The extent of within-species genetic variation across the diversity of animal life is an underexplored problem in ecology and evolution. Although neutral genetic variation should scale positively with population size, mitochondrial diversity levels are believed to show little variation across animal species. Here, we report an unprecedented case of extreme mitochondrial diversity within natural populations of two morphospecies of chaetognaths (arrow worms). We determine that this diversity is composed of deep sympatric mitochondrial lineages, which are in some cases as divergent as human and platypus. Additionally, based on 54 complete mitogenomes, we observed mitochondrial gene order differences between several of these lineages. We examined nuclear divergence patterns (18S, 28S, and an intron) to determine the possible origin of these lineages, but did not find congruent patterns between mitochondrial and nuclear markers. We also show that extreme mitochondrial divergence in chaetognaths is not driven by positive selection. Hence, we propose that the extreme levels of mitochondrial variation could be the result of either a complex scenario of reproductive isolation, or a combination of large population size and accelerated mitochondrial mutation rate. These findings emphasize the importance of characterizing genome-wide levels of nuclear variation in these species and promote chaetognaths as a remarkable model to study mitochondrial evolution.

Unraveling the Population History of Indian Siddis

2017-06-14

Abstract
The Siddis are a unique Indian tribe of African, South Asian, and European ancestry. While previous investigations have traced their ancestral origins to the Bantu populations from subSaharan Africa, the geographic localization of their ancestry has remained elusive. Here, we performed biogeographical analysis to delineate the ancestral origin of the Siddis employing an admixture based algorithm, Geographical Population Structure (GPS). We evaluated the Siddi genomes in reference to five African populations from the 1000 Genomes project, two Bantu groups from the Human Genome Diversity Panel (HGDP) and five South Indian populations. The Geographic Population Structure analysis localized the ancestral Siddis to Botsawana and its present-day northeastern border with Zimbabwe, overlapping with one of the principal areas of secondary Bantu settlement in southeast Africa. Our results further indicated that while the Siddi genomes are significantly diverged from that of the Bantus, they manifested the highest genomic proximity to the North-East Bantus and the Luhyas from Kenya. Our findings resonate with evidences supporting secondary Bantu dispersal routes that progressed southward from the east African Bantu center, in the interlacustrine region and likely brought the ancestral Siddis to settlement sites in south and southeastern Africa from where they were disseminated to India, by the Portuguese. We evaluated our results in the light of existing historical, linguistic and genetic evidences, to glean an improved resolution into the reconstruction of the distinctive population history of the Siddis, and advance our knowledge of the demographic factors that likely contributed to the contemporary Siddi genomes.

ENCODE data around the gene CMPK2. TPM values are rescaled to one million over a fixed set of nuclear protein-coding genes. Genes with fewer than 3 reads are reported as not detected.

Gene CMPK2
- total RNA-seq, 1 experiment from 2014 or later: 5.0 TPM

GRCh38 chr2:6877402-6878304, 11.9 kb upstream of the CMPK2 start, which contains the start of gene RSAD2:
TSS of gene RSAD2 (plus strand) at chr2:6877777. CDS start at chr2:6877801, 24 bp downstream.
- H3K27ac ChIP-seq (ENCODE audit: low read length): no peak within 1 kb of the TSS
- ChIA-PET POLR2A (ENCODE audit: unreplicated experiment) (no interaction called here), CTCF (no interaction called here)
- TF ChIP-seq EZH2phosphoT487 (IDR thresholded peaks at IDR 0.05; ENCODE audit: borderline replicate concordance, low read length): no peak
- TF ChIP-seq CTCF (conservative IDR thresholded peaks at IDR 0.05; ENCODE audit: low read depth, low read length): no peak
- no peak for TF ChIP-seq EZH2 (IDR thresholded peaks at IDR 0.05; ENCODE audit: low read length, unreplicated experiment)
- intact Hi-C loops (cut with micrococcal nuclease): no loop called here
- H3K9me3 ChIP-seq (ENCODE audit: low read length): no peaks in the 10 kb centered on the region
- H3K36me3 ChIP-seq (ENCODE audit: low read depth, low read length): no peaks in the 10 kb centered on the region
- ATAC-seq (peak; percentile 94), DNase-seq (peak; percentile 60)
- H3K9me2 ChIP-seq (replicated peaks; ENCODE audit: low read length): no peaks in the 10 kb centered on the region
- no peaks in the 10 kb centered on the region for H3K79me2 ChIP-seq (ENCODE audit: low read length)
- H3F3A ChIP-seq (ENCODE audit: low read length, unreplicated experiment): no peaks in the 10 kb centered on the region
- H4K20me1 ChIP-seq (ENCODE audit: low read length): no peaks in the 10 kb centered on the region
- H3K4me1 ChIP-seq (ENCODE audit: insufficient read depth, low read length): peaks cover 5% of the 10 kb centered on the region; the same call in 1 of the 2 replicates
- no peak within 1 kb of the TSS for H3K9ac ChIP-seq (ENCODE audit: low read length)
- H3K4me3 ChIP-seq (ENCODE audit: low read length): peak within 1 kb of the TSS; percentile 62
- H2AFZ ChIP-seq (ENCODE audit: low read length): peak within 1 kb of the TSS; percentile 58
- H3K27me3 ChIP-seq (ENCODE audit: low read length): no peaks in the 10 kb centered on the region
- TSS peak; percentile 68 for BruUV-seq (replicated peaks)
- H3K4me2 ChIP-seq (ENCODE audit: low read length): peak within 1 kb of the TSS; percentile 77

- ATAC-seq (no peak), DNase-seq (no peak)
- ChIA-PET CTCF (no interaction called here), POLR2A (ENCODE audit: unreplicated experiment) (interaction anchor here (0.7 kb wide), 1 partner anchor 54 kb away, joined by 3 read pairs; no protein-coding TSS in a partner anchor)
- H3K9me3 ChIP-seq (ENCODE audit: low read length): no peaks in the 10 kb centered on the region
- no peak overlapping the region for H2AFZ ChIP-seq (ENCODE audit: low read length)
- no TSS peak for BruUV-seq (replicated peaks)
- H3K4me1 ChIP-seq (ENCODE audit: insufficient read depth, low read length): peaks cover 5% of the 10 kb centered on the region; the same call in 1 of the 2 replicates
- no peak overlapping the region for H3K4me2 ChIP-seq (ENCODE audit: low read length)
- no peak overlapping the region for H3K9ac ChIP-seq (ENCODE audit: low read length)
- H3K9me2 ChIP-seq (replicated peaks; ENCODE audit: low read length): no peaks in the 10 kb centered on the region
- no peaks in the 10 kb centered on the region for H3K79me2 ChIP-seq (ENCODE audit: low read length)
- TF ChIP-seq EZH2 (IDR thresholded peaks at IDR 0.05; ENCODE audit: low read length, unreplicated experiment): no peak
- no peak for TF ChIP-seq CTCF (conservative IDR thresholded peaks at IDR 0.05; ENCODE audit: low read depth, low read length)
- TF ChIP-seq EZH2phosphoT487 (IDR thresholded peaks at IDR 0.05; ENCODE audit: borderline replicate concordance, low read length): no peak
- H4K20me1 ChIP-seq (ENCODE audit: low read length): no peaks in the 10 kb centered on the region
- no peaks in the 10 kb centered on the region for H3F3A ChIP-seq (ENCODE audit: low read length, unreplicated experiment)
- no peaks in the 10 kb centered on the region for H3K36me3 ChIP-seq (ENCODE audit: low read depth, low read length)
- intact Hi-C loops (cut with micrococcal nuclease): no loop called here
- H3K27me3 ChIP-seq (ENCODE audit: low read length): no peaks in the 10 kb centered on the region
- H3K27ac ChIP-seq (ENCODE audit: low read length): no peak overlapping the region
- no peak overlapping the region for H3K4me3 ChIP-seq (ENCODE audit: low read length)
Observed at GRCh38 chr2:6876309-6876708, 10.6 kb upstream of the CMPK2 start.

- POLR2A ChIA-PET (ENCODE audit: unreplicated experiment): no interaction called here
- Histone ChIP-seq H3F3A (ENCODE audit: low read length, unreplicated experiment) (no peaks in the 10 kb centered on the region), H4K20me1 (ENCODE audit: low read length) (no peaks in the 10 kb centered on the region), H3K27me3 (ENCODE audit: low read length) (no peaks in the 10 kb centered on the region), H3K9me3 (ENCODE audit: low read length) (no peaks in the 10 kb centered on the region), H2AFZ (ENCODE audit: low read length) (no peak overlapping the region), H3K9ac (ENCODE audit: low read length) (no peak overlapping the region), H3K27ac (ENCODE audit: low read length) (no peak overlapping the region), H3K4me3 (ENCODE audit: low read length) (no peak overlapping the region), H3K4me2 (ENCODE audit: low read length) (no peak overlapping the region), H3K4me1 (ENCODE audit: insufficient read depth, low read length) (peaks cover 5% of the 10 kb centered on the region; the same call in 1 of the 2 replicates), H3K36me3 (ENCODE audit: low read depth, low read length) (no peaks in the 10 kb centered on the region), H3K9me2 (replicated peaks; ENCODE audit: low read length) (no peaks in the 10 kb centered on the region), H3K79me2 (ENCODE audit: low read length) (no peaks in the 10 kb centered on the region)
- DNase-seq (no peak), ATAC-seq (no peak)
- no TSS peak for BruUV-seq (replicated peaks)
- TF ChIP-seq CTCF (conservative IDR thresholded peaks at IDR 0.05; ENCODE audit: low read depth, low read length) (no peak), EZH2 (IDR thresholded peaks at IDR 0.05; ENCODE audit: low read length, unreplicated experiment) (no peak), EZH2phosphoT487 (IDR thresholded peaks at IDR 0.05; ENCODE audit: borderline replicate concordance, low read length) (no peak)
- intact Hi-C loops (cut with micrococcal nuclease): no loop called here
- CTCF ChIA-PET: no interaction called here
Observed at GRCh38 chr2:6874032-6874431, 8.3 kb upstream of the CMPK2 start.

The Genomic Impact of Gene Retrocopies: What Have We Learned from Comparative Genomics, Population Genomics, and Transcriptomic Analyses?

2017-06-14

Abstract
Gene duplication is a major driver of organismal evolution. Gene retroposition is a mechanism of gene duplication whereby a gene’s transcript is used as a template to generate retroposed gene copies, or retrocopies. Intriguingly, the formation of retrocopies depends upon the enzymatic machinery encoded by retrotransposable elements, genomic parasites occurring in the majority of eukaryotes. Most retrocopies are depleted of the regulatory regions found upstream of their parental genes; therefore, they were initially considered transcriptionally incompetent gene copies, or retropseudogenes. However, examples of functional retrocopies, or retrogenes, have accumulated since the 1980s. Here, we review what we have learned about retrocopies in animals, plants and other eukaryotic organisms, with a particular emphasis on comparative and population genomic analyses complemented with transcriptomic datasets. In addition, these data have provided information about the dynamics of the different “life cycle” stages of retrocopies (i.e., polymorphic retrocopy number variants, fixed retropseudogenes and retrogenes) and have provided key insights into the retroduplication mechanisms, the patterns and evolutionary forces at work during the fixation process and the biological function of retrogenes. Functional genomic and transcriptomic data have also revealed that many retropseudogenes are transcriptionally active and a biological role has been experimentally determined for many. Finally, we have learned that not only non-long terminal repeat retroelements but also long terminal repeat retroelements play a role in the emergence of retrocopies across eukaryotes. This body of work has shown that mRNA-mediated duplication represents a widespread phenomenon that produces an array of new genes that contribute to organismal diversity and adaptation.